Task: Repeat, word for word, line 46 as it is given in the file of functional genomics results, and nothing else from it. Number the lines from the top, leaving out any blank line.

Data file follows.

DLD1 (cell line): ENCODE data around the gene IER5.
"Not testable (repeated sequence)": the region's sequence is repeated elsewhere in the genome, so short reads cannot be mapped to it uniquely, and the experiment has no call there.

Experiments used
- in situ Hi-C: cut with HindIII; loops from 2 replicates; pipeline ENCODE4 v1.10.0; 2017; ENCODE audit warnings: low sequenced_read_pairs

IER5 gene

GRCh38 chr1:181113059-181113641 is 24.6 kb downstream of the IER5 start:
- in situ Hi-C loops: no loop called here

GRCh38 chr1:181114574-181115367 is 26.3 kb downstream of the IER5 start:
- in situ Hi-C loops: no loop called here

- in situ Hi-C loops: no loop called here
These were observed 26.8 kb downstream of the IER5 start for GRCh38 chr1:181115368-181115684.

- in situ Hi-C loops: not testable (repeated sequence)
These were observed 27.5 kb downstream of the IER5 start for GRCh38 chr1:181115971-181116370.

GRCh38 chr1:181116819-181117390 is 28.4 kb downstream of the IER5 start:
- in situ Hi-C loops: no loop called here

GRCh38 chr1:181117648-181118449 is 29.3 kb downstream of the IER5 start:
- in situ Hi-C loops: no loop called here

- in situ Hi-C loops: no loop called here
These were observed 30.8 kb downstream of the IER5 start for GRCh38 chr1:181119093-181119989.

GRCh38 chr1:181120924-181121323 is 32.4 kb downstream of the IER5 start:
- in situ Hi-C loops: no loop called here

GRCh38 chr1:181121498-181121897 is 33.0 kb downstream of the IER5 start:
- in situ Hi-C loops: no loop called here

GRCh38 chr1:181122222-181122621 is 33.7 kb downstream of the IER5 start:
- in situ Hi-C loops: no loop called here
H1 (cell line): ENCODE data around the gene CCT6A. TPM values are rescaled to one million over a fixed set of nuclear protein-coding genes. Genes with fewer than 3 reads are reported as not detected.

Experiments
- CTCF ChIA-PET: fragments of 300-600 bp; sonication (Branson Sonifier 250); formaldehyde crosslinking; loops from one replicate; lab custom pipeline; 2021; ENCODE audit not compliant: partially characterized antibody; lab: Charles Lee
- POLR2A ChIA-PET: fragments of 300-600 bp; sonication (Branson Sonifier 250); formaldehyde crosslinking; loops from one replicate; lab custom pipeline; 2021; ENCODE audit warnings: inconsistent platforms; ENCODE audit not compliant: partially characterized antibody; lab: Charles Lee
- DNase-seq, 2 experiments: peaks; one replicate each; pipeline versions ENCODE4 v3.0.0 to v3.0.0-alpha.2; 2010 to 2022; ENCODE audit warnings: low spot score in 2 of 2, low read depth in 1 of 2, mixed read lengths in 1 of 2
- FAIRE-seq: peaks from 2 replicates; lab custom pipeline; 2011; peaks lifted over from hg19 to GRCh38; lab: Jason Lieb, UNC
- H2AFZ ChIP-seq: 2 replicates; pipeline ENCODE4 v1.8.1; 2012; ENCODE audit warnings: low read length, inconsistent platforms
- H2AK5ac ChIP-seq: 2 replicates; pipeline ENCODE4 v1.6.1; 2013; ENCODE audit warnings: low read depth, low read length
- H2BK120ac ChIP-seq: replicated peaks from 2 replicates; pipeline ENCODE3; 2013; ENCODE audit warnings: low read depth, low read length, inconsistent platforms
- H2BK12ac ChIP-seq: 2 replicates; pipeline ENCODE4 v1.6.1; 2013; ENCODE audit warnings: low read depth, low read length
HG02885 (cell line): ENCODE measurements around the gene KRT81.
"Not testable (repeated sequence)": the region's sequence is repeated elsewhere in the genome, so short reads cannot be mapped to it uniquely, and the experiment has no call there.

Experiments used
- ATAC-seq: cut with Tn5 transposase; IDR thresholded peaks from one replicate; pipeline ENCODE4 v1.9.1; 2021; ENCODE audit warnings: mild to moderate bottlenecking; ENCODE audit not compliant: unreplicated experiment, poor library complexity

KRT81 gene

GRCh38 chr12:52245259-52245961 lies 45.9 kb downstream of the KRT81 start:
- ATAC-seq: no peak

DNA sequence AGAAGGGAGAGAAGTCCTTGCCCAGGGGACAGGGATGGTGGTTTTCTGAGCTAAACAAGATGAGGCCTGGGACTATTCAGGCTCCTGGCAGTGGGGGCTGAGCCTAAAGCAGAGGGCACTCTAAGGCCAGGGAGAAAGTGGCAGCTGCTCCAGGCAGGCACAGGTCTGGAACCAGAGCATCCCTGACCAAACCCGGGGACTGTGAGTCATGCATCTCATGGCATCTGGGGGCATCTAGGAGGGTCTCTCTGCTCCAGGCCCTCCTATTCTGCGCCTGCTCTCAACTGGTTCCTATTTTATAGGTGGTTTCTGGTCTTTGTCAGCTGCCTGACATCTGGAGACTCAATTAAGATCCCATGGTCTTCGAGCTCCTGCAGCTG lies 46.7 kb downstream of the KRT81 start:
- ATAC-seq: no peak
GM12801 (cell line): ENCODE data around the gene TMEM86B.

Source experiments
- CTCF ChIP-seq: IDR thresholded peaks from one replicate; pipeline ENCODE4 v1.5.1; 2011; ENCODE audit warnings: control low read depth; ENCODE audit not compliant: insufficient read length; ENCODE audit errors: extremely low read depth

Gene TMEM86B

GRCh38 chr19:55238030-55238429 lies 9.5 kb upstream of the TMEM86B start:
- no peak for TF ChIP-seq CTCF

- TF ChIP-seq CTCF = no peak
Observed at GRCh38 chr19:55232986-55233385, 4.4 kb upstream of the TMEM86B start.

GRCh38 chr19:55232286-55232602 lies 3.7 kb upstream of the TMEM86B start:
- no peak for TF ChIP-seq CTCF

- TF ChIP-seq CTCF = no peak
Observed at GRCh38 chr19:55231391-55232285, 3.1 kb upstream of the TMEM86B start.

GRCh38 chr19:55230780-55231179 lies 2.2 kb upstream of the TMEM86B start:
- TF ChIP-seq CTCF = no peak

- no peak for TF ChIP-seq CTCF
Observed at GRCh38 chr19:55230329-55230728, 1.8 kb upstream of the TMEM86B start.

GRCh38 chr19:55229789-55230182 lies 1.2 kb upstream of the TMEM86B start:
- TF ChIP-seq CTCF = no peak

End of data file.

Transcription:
Source experiments